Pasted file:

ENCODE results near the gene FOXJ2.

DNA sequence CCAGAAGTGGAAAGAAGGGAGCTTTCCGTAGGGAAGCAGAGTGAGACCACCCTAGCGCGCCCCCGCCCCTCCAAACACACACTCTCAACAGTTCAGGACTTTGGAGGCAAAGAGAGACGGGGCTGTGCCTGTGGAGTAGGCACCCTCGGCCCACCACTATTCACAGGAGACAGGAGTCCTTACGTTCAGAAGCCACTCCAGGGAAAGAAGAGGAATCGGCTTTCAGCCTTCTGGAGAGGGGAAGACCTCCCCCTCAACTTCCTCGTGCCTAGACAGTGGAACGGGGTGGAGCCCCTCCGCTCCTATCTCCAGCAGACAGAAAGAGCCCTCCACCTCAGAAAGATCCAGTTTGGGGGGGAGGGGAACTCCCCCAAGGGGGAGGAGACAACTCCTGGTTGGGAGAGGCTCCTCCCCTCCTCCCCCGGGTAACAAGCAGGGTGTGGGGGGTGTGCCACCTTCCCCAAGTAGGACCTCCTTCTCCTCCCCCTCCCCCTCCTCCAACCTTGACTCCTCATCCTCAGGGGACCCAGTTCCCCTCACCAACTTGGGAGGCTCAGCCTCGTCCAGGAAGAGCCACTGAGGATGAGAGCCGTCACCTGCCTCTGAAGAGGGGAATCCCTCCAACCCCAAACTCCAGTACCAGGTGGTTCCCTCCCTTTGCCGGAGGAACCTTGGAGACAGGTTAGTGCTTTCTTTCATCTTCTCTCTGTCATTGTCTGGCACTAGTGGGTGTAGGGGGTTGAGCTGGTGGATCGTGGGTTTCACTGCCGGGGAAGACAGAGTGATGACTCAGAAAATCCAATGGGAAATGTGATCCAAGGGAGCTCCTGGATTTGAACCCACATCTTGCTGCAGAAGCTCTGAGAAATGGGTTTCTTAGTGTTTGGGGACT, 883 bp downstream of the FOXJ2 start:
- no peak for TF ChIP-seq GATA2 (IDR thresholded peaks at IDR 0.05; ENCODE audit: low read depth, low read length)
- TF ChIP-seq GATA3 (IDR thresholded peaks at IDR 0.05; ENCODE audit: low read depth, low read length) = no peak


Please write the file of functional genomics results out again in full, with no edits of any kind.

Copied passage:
ENCODE results near the gene FOXJ2.

DNA sequence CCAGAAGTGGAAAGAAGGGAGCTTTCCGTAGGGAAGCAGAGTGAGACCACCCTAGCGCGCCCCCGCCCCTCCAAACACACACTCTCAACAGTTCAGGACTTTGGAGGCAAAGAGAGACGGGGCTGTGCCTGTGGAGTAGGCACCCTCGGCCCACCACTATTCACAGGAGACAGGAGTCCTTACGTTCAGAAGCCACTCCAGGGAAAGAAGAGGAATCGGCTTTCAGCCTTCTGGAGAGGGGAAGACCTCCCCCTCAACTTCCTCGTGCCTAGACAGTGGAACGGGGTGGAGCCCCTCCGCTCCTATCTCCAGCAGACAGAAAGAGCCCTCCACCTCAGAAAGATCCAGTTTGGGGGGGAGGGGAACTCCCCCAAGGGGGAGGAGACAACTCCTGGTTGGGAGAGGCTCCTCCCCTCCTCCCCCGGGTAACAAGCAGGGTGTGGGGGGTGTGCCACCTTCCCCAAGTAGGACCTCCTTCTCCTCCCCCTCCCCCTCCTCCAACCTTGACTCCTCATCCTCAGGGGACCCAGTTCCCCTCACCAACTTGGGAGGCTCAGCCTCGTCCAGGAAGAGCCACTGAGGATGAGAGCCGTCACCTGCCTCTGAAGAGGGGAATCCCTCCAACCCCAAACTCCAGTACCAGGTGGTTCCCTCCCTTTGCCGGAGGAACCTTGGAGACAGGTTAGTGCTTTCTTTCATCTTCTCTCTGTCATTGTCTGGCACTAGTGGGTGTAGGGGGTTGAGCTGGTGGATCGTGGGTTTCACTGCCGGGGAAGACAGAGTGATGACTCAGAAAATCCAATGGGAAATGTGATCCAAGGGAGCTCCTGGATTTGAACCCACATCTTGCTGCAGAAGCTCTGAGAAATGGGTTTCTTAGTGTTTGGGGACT, 883 bp downstream of the FOXJ2 start:
- no peak for TF ChIP-seq GATA2 (IDR thresholded peaks at IDR 0.05; ENCODE audit: low read depth, low read length)
- TF ChIP-seq GATA3 (IDR thresholded peaks at IDR 0.05; ENCODE audit: low read depth, low read length) = no peak